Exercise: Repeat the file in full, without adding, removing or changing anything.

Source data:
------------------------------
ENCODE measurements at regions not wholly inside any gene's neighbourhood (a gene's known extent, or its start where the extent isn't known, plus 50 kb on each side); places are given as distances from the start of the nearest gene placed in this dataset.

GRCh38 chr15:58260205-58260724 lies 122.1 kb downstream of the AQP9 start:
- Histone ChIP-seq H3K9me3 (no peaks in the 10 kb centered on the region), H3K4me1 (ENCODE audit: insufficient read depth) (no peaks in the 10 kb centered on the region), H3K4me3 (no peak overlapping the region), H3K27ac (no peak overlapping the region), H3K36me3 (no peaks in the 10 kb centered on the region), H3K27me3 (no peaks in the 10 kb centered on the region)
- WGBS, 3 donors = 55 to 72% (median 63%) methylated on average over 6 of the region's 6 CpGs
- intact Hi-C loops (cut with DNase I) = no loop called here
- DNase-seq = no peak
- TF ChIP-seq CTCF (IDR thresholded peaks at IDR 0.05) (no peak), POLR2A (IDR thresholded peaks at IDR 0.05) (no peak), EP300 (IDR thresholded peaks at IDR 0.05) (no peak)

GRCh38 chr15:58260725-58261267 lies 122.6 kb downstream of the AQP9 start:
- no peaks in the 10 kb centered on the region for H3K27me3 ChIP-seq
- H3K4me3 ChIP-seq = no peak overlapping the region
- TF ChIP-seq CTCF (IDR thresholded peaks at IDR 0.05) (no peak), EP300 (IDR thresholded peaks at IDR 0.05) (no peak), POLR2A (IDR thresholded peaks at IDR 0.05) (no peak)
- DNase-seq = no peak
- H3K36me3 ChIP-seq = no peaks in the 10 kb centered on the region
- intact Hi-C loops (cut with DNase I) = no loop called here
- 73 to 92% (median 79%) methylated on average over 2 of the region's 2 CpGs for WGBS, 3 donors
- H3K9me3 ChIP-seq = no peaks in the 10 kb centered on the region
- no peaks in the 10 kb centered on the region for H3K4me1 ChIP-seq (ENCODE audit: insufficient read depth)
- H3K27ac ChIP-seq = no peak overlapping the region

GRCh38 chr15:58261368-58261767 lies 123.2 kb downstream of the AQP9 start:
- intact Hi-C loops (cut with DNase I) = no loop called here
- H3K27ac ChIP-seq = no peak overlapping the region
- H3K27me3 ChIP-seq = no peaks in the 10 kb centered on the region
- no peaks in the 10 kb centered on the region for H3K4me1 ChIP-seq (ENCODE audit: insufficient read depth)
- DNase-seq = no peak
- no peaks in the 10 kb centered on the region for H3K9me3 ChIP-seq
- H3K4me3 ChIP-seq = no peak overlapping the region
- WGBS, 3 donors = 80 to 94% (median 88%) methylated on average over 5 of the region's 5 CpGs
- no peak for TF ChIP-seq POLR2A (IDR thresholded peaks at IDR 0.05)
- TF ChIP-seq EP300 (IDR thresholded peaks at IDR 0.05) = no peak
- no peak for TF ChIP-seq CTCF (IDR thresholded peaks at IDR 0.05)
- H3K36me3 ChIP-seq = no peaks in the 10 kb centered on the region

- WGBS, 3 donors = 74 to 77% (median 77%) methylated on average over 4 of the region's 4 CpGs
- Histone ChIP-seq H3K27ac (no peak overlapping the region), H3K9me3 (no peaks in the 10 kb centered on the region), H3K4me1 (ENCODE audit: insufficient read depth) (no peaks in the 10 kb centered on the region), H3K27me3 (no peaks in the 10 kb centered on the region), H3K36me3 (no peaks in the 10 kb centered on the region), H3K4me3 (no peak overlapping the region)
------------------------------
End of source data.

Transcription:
ENCODE measurements at regions not wholly inside any gene's neighbourhood (a gene's known extent, or its start where the extent isn't known, plus 50 kb on each side); places are given as distances from the start of the nearest gene placed in this dataset.

GRCh38 chr15:58260205-58260724 lies 122.1 kb downstream of the AQP9 start:
- Histone ChIP-seq H3K9me3 (no peaks in the 10 kb centered on the region), H3K4me1 (ENCODE audit: insufficient read depth) (no peaks in the 10 kb centered on the region), H3K4me3 (no peak overlapping the region), H3K27ac (no peak overlapping the region), H3K36me3 (no peaks in the 10 kb centered on the region), H3K27me3 (no peaks in the 10 kb centered on the region)
- WGBS, 3 donors = 55 to 72% (median 63%) methylated on average over 6 of the region's 6 CpGs
- intact Hi-C loops (cut with DNase I) = no loop called here
- DNase-seq = no peak
- TF ChIP-seq CTCF (IDR thresholded peaks at IDR 0.05) (no peak), POLR2A (IDR thresholded peaks at IDR 0.05) (no peak), EP300 (IDR thresholded peaks at IDR 0.05) (no peak)

GRCh38 chr15:58260725-58261267 lies 122.6 kb downstream of the AQP9 start:
- no peaks in the 10 kb centered on the region for H3K27me3 ChIP-seq
- H3K4me3 ChIP-seq = no peak overlapping the region
- TF ChIP-seq CTCF (IDR thresholded peaks at IDR 0.05) (no peak), EP300 (IDR thresholded peaks at IDR 0.05) (no peak), POLR2A (IDR thresholded peaks at IDR 0.05) (no peak)
- DNase-seq = no peak
- H3K36me3 ChIP-seq = no peaks in the 10 kb centered on the region
- intact Hi-C loops (cut with DNase I) = no loop called here
- 73 to 92% (median 79%) methylated on average over 2 of the region's 2 CpGs for WGBS, 3 donors
- H3K9me3 ChIP-seq = no peaks in the 10 kb centered on the region
- no peaks in the 10 kb centered on the region for H3K4me1 ChIP-seq (ENCODE audit: insufficient read depth)
- H3K27ac ChIP-seq = no peak overlapping the region

GRCh38 chr15:58261368-58261767 lies 123.2 kb downstream of the AQP9 start:
- intact Hi-C loops (cut with DNase I) = no loop called here
- H3K27ac ChIP-seq = no peak overlapping the region
- H3K27me3 ChIP-seq = no peaks in the 10 kb centered on the region
- no peaks in the 10 kb centered on the region for H3K4me1 ChIP-seq (ENCODE audit: insufficient read depth)
- DNase-seq = no peak
- no peaks in the 10 kb centered on the region for H3K9me3 ChIP-seq
- H3K4me3 ChIP-seq = no peak overlapping the region
- WGBS, 3 donors = 80 to 94% (median 88%) methylated on average over 5 of the region's 5 CpGs
- no peak for TF ChIP-seq POLR2A (IDR thresholded peaks at IDR 0.05)
- TF ChIP-seq EP300 (IDR thresholded peaks at IDR 0.05) = no peak
- no peak for TF ChIP-seq CTCF (IDR thresholded peaks at IDR 0.05)
- H3K36me3 ChIP-seq = no peaks in the 10 kb centered on the region

- WGBS, 3 donors = 74 to 77% (median 77%) methylated on average over 4 of the region's 4 CpGs
- Histone ChIP-seq H3K27ac (no peak overlapping the region), H3K9me3 (no peaks in the 10 kb centered on the region), H3K4me1 (ENCODE audit: insufficient read depth) (no peaks in the 10 kb centered on the region), H3K27me3 (no peaks in the 10 kb centered on the region), H3K36me3 (no peaks in the 10 kb centered on the region), H3K4me3 (no peak overlapping the region)